Tennessee State 72, Canisius 58: Three Observations

Posted at 10:39 PM, Nov 23, 2016
and last updated 2016-11-23 22:39:21-05

It was a game that had it all: numerous traveling calls, a 19-1 run amid a 7:59 field goal drought, a coach laying into a player on the bench, and all kinds of whistles with the game well out of hand.

By which I mean -- it was a good chance for a nap before your post-Thanksgiving meal nap tomorrow.

Here's what we learned from Canisius second-straight loss at home to a team from the Ohio Valley Conference:


Offensive discipline is a work in progress

Griffs head coach Reggie Witherspoon said after the loss to UT Martin on Monday that his team, at times, only gets their energy from three-point shooting. Today was proof they need to work on some more basic plays -- like layups.

"I think sometime you're trying to get across the importance of little things," Witherspoon said after the loss, "but that's not necessarily what they want to think about. So free-throws and layups go a long way, but it's not the most exciting element of a game sometimes for a player."

The Griffs hit just 12-25 free-throws, and missed by count no fewer than five layups. (The actual number is likely larger)

It's not like the three-point shooting was gangbusters either: Canisius hit just 8-25 (32%) from deep in the lopsided loss.


Discipline in general may be a work in progress

Making a bad game worse -- early in the second half coach Witherspoon laid into Jermaine Crumpton on the bench. When asked about it in postgame, Witherspoon said Alabama football coach Nick Saban described what happened between he and Crumpton best -- referring to Saban's "ass chewing" of assistant coach Lane Kiffin earlier this year.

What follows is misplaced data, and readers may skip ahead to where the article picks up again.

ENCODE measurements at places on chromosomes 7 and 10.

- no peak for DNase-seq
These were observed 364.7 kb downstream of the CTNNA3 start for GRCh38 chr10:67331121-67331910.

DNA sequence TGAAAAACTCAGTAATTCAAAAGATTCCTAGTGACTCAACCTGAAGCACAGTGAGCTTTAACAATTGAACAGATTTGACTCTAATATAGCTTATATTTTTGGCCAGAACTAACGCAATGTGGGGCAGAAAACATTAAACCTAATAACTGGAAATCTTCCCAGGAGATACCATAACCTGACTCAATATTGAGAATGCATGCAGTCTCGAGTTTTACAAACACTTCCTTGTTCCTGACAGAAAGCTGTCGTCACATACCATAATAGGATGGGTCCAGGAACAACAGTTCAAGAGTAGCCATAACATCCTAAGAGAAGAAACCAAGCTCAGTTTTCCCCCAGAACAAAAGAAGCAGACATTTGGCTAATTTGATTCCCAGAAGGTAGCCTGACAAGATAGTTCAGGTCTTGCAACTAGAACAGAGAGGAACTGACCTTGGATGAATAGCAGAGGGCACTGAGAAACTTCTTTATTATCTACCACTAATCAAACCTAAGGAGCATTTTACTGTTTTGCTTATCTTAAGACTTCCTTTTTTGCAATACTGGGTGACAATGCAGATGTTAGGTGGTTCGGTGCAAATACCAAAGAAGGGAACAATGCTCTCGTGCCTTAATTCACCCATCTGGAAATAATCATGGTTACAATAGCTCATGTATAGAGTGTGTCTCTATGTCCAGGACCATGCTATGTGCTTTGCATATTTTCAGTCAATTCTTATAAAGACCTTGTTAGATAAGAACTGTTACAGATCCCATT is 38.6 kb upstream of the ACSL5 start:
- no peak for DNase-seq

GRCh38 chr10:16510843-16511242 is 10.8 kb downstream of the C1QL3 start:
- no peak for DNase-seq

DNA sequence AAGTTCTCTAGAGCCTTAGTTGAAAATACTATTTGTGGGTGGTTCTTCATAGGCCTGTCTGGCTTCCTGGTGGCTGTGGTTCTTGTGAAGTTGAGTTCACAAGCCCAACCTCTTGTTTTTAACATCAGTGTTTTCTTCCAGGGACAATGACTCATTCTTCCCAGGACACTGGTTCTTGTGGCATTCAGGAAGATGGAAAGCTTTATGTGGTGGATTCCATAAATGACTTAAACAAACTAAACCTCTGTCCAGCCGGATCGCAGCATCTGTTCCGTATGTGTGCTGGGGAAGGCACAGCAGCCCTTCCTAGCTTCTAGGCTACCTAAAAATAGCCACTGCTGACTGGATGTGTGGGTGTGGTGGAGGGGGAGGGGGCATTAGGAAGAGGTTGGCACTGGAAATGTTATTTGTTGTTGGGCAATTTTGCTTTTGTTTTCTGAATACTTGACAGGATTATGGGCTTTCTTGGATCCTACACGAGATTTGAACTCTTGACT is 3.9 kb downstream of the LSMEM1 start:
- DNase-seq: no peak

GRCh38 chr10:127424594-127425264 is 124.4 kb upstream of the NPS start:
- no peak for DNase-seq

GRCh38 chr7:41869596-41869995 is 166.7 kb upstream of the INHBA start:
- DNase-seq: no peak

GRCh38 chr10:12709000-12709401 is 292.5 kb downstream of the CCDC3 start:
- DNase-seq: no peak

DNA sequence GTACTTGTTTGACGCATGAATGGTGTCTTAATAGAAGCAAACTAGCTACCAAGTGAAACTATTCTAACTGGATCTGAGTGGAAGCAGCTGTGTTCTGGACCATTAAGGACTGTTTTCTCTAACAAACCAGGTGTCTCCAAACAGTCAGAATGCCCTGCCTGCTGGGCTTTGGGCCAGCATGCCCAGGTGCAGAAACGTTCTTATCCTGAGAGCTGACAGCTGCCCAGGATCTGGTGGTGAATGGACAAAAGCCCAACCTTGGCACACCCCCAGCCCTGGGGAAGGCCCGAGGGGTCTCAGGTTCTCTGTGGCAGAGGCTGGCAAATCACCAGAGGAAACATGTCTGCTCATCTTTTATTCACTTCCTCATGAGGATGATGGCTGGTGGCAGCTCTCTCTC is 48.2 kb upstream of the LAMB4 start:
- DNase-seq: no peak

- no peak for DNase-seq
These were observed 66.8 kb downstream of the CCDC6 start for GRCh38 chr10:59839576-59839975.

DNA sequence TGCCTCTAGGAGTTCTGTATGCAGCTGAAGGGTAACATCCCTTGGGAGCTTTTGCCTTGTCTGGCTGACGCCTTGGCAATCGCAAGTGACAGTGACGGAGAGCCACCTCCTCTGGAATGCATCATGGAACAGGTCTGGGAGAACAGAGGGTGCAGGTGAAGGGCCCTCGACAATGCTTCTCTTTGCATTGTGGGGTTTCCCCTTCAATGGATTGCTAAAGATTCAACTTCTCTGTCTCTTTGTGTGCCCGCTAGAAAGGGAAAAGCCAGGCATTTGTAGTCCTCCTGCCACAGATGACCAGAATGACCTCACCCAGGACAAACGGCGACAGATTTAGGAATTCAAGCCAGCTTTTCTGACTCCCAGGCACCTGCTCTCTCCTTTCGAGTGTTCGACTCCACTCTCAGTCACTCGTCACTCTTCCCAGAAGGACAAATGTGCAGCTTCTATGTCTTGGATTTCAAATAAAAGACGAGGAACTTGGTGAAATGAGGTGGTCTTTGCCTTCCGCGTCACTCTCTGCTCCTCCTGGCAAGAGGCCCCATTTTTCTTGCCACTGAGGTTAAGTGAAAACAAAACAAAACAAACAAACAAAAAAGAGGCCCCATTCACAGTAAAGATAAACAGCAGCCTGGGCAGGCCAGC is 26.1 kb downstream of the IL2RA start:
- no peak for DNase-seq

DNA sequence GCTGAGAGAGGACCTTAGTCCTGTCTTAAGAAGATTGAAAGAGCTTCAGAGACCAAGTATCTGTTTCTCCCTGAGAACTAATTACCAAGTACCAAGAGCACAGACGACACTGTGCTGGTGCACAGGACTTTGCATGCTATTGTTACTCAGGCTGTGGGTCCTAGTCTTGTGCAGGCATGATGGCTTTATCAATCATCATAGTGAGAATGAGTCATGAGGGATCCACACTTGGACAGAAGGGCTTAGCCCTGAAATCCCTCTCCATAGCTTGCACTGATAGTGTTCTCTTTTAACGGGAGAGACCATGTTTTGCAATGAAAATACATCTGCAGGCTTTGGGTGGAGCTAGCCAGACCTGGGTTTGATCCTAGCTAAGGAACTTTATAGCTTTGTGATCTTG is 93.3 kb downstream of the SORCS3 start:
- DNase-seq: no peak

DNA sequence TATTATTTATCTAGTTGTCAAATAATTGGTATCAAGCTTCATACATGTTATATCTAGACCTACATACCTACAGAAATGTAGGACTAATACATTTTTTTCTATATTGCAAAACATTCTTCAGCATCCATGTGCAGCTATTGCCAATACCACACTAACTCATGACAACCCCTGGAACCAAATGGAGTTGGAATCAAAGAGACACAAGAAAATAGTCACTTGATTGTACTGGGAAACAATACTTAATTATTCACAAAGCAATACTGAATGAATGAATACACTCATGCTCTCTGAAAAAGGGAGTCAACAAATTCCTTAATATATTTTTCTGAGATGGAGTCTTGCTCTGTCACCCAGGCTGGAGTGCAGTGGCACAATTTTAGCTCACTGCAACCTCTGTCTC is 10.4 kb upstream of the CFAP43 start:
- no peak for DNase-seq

He then elaborated, saying that he wanted to make clear where the line was, and that Crumpton didn't go over it again.

Witherspoon isn't the first coach to scream profanities while on the bench, and to his point -- Crumpton seemed to be arguing back during the exchange, which usually doesn't end well for the player.

It's not a scandal by any means, but it's not a good look either for the now 1-4 Griffs.


Is there such a thing as TOO many assists?

The Griffs had 18 assists on 19 made baskets, which in general is a good thing. But when you don't even reach 60 points, it does leave me wondering: is the reason they have such a high assist percentage because no one can create chances with the basketball?

As on Monday, there were quite a few possessions -- most notably during Tennessee State's 19-1 first half run -- where the Griffs never had a touch inside the three-point arc before jacking up a three. They would pass the ball around the perimeter for anywhere from 10 to 20 seconds, before someone would take a shot. They weren't all bad shots by any means, but Canisius couldn't get inside, evidenced by their meager 16 points in the paint on the night.

You can have guys with quick releases off the pass like Crumpton and Phil Valenti. But you also need creators. Tennessee State had several. That's just not the case on the Canisius bench.


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